The U.S. Postal Service is under pressure to cover its costs, not make a profit – but breaking even can be hard to do. The emergence of the Internet, e-mail and mobile technology as well as the economic slowdown have all led to the need for changes in the structure and method of snail mail delivery. To remain viable and provide its still valuable service, the agency must make adjustments.

My company, UNITEMP Temporary Personnel, has been in business for 43 years. We have delivered thousands of paychecks and invoices by mail. I came into the family business 27 years ago with a marketing degree and helped build the business using direct mail but have since shifted to electronic marketing that is even more targeted, timely and measurable, and, as a result, has a greater return on investment. Soon all of our paychecks and invoices will be delivered electronically, and most people seem to like the concept given its ease, convenience and promptness.

We are all channeling toward the Internet and it makes sense to cut costs when the demand for a product or service declines as it has for the U.S. Postal Service. The proposal to cut back should be implemented. It will become an excellent example of technological progress, carbon footprint reduction, increased security and improved efficiency. This nation needs the U.S. Postal Service, but let’s face it: We are using it less, it costs too much, and there is an answer on the table.

The proposed changes would help the agency trim its fat and resize itself to meet our needs, not exceed them. Its excess capacity coupled with its high cost of delivery are causing great financial strain that can no longer be hidden from the public. Without change, the current projections predict even greater financial pain for the agency. Why would we decide not to fix this problem? We need economical mail delivery and the U.S. Postal Service can be the answer.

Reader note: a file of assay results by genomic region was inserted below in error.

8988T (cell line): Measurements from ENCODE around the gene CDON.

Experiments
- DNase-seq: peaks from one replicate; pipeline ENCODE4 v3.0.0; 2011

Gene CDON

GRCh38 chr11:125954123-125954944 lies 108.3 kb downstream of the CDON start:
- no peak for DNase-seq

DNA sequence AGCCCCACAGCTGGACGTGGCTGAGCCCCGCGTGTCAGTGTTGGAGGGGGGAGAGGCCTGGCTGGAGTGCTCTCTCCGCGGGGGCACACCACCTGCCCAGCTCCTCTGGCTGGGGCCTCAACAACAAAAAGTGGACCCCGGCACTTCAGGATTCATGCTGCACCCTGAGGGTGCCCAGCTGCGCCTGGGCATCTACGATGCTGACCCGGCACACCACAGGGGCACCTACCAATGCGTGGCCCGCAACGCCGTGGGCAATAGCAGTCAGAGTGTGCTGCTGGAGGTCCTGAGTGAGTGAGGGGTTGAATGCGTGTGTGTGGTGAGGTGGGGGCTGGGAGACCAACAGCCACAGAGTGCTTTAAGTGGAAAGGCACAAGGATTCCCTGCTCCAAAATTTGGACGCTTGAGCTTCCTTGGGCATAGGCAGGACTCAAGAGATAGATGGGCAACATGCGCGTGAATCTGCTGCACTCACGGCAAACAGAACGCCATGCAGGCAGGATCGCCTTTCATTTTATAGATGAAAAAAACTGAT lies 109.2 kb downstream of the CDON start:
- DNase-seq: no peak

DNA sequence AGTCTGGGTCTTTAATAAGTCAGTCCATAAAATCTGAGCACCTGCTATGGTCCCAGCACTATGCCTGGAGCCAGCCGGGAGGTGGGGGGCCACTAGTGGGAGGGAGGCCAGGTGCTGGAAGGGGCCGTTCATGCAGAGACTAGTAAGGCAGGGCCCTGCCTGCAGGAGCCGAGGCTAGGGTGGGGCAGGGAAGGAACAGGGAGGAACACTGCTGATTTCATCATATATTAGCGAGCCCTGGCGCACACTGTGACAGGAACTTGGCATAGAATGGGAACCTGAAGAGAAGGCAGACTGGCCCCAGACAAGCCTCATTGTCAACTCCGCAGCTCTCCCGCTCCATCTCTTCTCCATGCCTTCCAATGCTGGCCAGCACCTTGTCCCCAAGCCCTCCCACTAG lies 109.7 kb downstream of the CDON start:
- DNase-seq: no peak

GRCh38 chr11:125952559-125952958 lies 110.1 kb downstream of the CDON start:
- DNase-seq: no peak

Sure, it will be a challenge to close post offices and eliminate Saturday delivery. However, if we do, we would have addressed an important and growing financial burden. We simply can’t justify continuing in the red. Technology has enabled almost every business to reduce its physical footprint and Saturday delivery simply costs too much.

Studies upon studies have led us to seriously consider the proposed changes. We should take advantage of this opportunity and make the necessary business and personal adjustments to survive such changes. The end result may be good for local business, which usually means small business, the largest employer of all.

Ted Kissel is president and CEO of UNITEMP Temporary Personnel, a specialized human resources support organization based in Hackensack, N.J., providing flexible staffing solutions to employers.